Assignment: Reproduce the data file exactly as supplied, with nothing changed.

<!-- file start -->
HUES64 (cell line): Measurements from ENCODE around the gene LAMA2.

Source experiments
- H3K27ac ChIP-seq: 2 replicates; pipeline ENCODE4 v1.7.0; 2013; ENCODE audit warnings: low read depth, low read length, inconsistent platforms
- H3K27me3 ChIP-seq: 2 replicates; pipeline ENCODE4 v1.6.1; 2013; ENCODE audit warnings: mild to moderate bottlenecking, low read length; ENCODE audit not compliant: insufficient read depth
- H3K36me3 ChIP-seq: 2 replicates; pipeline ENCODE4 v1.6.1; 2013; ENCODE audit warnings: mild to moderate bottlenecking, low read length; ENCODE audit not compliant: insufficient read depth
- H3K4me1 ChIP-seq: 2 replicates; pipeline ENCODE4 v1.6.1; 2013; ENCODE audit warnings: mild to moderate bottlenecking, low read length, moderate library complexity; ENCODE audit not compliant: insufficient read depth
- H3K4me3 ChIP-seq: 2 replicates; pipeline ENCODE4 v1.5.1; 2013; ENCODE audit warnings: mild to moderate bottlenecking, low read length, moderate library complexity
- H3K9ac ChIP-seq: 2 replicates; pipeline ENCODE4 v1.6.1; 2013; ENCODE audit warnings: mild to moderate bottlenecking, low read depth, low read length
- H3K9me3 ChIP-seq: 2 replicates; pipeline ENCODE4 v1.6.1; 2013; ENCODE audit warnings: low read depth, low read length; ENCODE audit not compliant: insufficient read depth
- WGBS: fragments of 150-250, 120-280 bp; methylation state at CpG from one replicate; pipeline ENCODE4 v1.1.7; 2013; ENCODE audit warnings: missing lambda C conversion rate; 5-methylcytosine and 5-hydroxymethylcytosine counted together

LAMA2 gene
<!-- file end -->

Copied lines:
HUES64 (cell line): Measurements from ENCODE around the gene LAMA2.

Source experiments
- H3K27ac ChIP-seq: 2 replicates; pipeline ENCODE4 v1.7.0; 2013; ENCODE audit warnings: low read depth, low read length, inconsistent platforms
- H3K27me3 ChIP-seq: 2 replicates; pipeline ENCODE4 v1.6.1; 2013; ENCODE audit warnings: mild to moderate bottlenecking, low read length; ENCODE audit not compliant: insufficient read depth
- H3K36me3 ChIP-seq: 2 replicates; pipeline ENCODE4 v1.6.1; 2013; ENCODE audit warnings: mild to moderate bottlenecking, low read length; ENCODE audit not compliant: insufficient read depth
- H3K4me1 ChIP-seq: 2 replicates; pipeline ENCODE4 v1.6.1; 2013; ENCODE audit warnings: mild to moderate bottlenecking, low read length, moderate library complexity; ENCODE audit not compliant: insufficient read depth
- H3K4me3 ChIP-seq: 2 replicates; pipeline ENCODE4 v1.5.1; 2013; ENCODE audit warnings: mild to moderate bottlenecking, low read length, moderate library complexity
- H3K9ac ChIP-seq: 2 replicates; pipeline ENCODE4 v1.6.1; 2013; ENCODE audit warnings: mild to moderate bottlenecking, low read depth, low read length
- H3K9me3 ChIP-seq: 2 replicates; pipeline ENCODE4 v1.6.1; 2013; ENCODE audit warnings: low read depth, low read length; ENCODE audit not compliant: insufficient read depth
- WGBS: fragments of 150-250, 120-280 bp; methylation state at CpG from one replicate; pipeline ENCODE4 v1.1.7; 2013; ENCODE audit warnings: missing lambda C conversion rate; 5-methylcytosine and 5-hydroxymethylcytosine counted together

LAMA2 gene